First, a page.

Do 'green buildings' come with a higher price tag?
The initial cost may be higher, but if the price of electricity in your area is high, energy efficient construction is a smart financial move
Do "green buildings" sell and rent for a price premium? This LA Times article discusses some recent research on this topic including my solar paper (joint with Costa, Dastrup and Graff-Zivin). Using hedonic pricing techniques and data from Sacramento County and San Diego County in California, we find that solar panels increase a home's resale price by roughly 3.5%. John Quigley and co-authors such as Nils Kok have written several papers documenting that commercial real estate that is certified as "green" either by LEED or Energy Star sells and rents for a price premium.
The economics of this energy capitalization is pretty straightforward. Some predictions;
1. If the price of electricity is higher in a local area, then the energy efficiency price premium will be larger.
2. If environmentalists live in such an area (i.e Berkeley), there will be more "green buildings" built. Whether the price premium will be larger hinges on the shape of the supply curve. If there are many green architects working in liberal/green areas, then the higher demand in such areas may not translate into a price premium (hint: think of a flat supply curve).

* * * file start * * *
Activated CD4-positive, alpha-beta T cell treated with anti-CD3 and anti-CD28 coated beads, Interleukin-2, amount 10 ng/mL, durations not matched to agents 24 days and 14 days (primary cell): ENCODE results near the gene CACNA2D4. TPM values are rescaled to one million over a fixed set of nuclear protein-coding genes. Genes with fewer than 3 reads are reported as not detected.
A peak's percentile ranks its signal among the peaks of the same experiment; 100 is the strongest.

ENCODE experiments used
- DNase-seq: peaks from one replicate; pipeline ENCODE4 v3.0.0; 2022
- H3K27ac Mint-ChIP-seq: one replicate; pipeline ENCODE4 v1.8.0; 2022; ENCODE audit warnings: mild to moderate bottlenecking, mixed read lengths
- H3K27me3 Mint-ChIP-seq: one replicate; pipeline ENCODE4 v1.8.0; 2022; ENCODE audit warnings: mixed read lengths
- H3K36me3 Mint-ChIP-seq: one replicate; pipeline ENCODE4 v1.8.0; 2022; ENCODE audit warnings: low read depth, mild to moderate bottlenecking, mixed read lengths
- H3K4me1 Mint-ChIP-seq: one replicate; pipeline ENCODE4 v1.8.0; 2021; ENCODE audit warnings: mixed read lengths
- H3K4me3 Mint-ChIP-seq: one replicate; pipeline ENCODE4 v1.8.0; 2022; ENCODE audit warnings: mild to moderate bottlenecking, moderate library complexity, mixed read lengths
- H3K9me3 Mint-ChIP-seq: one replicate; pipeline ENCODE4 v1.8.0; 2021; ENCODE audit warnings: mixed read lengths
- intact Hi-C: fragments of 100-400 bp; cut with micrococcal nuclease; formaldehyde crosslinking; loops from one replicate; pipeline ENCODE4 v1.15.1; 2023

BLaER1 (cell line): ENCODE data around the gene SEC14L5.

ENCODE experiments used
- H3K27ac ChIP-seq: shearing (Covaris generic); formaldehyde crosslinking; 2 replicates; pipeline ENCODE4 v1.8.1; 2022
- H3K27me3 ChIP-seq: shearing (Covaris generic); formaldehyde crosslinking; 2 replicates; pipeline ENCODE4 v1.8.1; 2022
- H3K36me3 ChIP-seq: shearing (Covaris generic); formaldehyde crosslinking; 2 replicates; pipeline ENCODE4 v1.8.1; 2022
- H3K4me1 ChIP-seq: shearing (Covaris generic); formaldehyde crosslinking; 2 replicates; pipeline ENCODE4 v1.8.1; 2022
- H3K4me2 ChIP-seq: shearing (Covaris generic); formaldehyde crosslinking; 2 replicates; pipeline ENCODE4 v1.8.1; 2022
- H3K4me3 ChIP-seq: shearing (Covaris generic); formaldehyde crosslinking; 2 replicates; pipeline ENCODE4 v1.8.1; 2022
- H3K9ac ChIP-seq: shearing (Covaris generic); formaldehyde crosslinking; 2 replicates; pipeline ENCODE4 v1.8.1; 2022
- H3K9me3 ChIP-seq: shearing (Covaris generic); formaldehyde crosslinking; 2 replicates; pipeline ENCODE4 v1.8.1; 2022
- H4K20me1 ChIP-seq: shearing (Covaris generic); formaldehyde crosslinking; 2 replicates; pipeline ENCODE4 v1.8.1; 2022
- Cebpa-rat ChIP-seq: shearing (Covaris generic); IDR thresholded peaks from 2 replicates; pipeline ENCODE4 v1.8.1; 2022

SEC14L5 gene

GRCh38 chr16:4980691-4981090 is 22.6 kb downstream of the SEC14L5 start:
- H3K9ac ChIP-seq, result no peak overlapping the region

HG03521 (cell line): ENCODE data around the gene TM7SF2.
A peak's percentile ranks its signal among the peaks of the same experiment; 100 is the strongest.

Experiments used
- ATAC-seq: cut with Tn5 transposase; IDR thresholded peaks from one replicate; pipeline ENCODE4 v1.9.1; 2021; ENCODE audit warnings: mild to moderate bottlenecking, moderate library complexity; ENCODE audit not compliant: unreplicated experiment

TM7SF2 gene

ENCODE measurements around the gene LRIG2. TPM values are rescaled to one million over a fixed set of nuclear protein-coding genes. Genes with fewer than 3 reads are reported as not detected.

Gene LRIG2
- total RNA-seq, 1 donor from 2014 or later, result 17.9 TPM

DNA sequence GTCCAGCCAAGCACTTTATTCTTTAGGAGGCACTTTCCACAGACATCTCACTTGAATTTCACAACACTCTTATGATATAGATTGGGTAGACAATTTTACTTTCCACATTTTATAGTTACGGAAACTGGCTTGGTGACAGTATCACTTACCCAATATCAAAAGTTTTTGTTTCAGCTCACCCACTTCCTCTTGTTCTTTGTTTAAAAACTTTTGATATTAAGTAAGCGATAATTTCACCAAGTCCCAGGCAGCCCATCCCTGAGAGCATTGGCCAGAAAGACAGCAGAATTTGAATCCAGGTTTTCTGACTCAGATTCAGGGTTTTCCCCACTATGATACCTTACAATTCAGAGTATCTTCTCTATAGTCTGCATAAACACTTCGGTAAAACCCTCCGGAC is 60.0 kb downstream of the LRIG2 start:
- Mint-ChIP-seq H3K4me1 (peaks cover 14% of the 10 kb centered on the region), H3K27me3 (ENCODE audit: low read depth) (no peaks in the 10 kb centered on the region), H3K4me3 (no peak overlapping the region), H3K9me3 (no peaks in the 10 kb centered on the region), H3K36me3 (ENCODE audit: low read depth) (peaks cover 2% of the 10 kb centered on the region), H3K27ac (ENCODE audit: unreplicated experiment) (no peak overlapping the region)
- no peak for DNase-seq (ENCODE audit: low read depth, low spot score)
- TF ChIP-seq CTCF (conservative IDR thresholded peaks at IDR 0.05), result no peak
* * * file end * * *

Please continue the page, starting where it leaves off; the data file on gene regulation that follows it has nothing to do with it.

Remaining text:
3. Many energy efficiency strategies are hard for a potential buyer to detect. A potential buyer of a home is unlikely to ask the previous resident for his typical electricity bill. Even if such a nerd requests such a document, family j may learn little about what its energy bills will be from seeing family m living in the same house. In the absence of "energy labels" for homes that certify its energy efficiency, residential energy efficiency is unlikely to be capitalized into resale values. Holland and Singapore have introduced such ratings systems and Nils Kok and John Quigley have evaluated these.
4. If the price of electricity is high, then new construction will be more energy efficient. See Costa and Kahn 2011.
Mathew is an economics professor at UCLA and has written three books: Green Cities (Brookings Institution Press); Heroes and Cowards (Princeton University Press, jointly with Dora L. Costa); and in fall 2010, Climatopolis: How Our Cities Will Thrive in the Hotter World (Basic Books).
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